6. Get organized.
Put all your audio files (masters, instrumental versions, stems, etc.), written materials (album credits, lyrics, liner notes), and promo materials (like photos, bios, artwork, reviews, press releases, and press kits) into a centralized, safe place. Secure cloud storage like Dropbox or Google Drive is your friend here. This way, you and your bandmates will all have access, and you can easily split up promotional tasks that require sharing these files (such as reaching out to music blogs, radio, etc).
7. Plan a release show.
Nothing will solidify the hype and buzz going around your fan base more than a special event, often a “one night only,” that is the culmination of all your hard work. You should plan the show on the day of (or close to) your release. To get more people in the door, announce that you’ll be doing some cool giveaways at the show and give a big discount on your album to those who bought advance tickets. Find some other solid, hard-working local artists to be your openers, and incentivize them to pre-sell tickets by giving them a cut of the doors. If you’re not going through a booker at a club for your release show and instead opt to rent a club, coffee house, church, etc, I highly recommend using Brown Paper Tickets for your ticketing needs. You can create various packages, merch bundles, VIP options, and they offer both online and physical tickets.
8. Register to gain your royalties.
The money-making potential in your music comes from two main assets: the composition/publishing (music and lyrics) and the master (sound recording). They are separate assets, each with multiple avenues generating residual income. If you write your own songs and release them independently, you should be collecting virtually all of both income streams, minus certain fees here and there. You'll want to get set up to do this, even if the income is not significant when starting out. It will make sure that if and when things do pick up, you get paid.
The world of music royalties is somewhat convoluted. My friend Duncan did a great podcast breaking down the different types of royalties stemming from both the publishing and master. He lays out the four main organizations you'll want to register with to make sure you collect as an independent artist:
A Performing rights organization (PRO) like ASCAP, BMI, SESAC (if you're in the USA) or SOCAN (if you're in Canada). Typically, you can only be a member with one of these organizations at a time, and only need to be with one. Unless you have a deal with an outside publishing administrator, make sure to register with your PRO both as a writer and publisher.
The Mechanical Licensing Collective (MLC), a fairly recent organization created from the Music Modernization Act of 2018. They help make sure you are paid the mechanical royalties you are owed as a songwriter/publisher.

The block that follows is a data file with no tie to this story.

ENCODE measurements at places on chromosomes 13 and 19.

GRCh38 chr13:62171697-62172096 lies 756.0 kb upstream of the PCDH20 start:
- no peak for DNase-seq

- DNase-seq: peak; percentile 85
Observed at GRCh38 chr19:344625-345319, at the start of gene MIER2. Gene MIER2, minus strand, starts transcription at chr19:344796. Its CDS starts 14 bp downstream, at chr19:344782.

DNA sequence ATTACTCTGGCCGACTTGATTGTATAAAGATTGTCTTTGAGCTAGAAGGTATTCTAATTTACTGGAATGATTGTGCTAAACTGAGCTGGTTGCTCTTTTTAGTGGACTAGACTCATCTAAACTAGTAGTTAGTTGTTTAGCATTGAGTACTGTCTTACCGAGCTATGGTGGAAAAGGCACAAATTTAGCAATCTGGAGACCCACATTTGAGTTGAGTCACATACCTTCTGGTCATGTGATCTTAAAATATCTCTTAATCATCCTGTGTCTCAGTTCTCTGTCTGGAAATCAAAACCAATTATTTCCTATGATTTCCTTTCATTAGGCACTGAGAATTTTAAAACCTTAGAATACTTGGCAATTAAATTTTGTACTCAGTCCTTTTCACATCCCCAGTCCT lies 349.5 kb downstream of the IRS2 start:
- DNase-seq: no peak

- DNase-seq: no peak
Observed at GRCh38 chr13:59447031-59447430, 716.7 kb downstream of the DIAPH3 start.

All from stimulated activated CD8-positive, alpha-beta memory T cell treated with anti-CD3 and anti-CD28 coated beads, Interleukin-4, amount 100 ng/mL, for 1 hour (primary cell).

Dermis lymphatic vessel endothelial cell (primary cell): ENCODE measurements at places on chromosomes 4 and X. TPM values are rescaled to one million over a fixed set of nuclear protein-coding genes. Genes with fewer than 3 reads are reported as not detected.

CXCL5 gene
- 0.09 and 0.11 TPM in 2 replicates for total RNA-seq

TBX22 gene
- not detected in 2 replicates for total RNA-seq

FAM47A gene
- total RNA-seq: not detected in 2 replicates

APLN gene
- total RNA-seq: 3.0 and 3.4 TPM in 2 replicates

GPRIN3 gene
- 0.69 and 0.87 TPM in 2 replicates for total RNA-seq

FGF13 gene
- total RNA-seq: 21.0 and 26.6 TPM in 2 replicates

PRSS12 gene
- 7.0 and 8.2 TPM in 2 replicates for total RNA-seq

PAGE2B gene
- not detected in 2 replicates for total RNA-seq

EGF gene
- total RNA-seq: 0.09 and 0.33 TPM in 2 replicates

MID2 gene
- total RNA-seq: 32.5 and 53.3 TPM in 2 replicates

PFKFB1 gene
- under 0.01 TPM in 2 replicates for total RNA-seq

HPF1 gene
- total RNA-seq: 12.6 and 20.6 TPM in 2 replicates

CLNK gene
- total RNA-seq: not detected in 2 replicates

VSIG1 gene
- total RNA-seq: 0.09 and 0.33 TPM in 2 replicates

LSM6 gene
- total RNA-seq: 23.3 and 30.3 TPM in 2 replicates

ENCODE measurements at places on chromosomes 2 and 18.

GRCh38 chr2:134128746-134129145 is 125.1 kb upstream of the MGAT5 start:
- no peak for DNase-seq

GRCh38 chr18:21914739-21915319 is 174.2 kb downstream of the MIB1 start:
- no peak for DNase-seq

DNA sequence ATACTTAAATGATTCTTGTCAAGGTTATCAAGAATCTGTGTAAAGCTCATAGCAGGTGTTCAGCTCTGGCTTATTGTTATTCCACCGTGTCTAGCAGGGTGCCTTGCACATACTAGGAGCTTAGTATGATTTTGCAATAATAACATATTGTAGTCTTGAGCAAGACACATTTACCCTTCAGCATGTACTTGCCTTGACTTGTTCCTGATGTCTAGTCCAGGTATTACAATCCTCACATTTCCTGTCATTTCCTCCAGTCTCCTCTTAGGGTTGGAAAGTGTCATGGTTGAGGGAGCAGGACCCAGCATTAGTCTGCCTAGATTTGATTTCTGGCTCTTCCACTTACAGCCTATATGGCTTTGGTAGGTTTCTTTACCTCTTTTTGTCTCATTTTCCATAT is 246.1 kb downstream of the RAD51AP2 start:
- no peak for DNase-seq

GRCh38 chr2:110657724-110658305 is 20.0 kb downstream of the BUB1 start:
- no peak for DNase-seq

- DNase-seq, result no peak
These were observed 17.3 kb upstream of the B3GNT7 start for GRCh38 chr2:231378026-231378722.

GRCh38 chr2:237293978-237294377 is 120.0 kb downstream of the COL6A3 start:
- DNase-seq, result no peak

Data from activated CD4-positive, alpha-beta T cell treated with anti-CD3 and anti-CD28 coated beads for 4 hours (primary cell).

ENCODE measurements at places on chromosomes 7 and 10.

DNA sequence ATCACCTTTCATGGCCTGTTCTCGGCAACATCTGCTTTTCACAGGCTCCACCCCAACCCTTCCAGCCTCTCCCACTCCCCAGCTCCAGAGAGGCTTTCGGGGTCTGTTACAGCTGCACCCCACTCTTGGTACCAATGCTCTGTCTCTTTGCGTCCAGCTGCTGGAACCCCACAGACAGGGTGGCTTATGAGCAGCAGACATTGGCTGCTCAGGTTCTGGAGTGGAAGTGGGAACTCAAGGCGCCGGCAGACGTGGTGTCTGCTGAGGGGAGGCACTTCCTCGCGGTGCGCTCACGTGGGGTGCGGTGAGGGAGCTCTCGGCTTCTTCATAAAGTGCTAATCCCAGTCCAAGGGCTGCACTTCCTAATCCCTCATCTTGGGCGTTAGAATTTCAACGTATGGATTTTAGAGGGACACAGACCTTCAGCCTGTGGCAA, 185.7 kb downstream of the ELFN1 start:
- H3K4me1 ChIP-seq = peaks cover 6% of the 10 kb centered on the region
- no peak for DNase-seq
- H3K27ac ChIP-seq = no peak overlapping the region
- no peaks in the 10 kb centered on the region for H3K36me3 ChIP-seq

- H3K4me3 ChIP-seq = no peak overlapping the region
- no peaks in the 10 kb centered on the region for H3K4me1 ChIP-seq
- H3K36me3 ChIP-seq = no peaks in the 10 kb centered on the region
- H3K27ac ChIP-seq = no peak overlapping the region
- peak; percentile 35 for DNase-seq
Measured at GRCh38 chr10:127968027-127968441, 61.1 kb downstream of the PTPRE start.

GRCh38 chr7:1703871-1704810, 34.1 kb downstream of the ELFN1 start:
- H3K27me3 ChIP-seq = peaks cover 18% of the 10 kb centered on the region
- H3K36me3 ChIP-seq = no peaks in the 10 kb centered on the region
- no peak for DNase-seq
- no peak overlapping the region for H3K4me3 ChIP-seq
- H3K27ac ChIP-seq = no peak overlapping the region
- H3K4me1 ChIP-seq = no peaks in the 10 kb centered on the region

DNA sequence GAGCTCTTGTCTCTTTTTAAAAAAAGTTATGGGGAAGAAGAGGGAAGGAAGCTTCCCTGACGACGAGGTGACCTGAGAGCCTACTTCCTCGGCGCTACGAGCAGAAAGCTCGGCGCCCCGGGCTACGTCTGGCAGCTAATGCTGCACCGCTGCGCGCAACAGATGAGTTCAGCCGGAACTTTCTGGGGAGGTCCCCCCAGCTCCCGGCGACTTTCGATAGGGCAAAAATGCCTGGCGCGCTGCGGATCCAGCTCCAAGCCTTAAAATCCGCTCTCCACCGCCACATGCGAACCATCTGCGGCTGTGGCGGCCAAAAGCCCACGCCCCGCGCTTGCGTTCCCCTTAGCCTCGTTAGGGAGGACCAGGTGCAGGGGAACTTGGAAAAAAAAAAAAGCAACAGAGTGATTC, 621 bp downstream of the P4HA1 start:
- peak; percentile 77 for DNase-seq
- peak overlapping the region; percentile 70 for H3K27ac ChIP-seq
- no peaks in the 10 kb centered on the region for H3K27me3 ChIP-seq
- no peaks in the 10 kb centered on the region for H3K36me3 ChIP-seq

SoundExchange, which helps collect and pay you from any online radio or non-interactive streaming platforms (such as Pandora).
A distributor (aka music aggregator) such as a Distrokid, CD Baby, or Tunecore. They are the ones who get your music into places like Spotify, Apple Music, Amazon, Tidal and more. If you've released anything on those platforms, you probably already have this.
There are even more options to pursue for residual income outside of this, such as sync licensing your songs and instrumental versions of your songs to indie filmmakers, but these four should get you started.
9. Reach out to music blogs, reviewers, playlist curators, etc.
This could be considered part of section 4 above, but reaching out to sources like these should be a regular practice both before and after your release. These days, getting even one song on a big Spotify playlist can do great things for your career, if you capitalize off of it properly.
Submit your song to Spotify editorial playlists using Spotify for Artists (accessible through your distributor), once it's scheduled for release. Submit to third party playlists once the song is out (check out SubmitHub). Beware of fake, scammy promoters who "guarantee X number of plays for X amount of money".
10. Work on your social media game.
Knowing how to captivate your audience online is key to a successful release (and career). In the 2020's, people connect visually more than ever before. This means you should be posting alot of pictures, videos, graphics, and things that catch the eye of someone scrolling through their feed (I bet that meme below catches your eye)!
People have a constant appetite for new content, so after you’ve released your album, make a game plan for the next few months to keep them interested post-release. Consider doing acoustic versions, live videos, collabs, remixes (you could hold a remix contest), and cover videos. Stay away from low quality graphics, cat videos, memes, controversial topics like politics, gun control and religion (unless you’re specifically a religious artist), and instead focus on interacting with your fans! Get to know them, and give them the chance to get to know you too. As a result, they will feel more invested in your art and will actually want to buy your record and see you live.
I hope these tips have been helpful for you. If so, feel free to pass this page along to any artists you know who are releasing new music. If you have questions or wish to discuss release strategies further, feel free to hit me up at email@example.com or on social media (links below).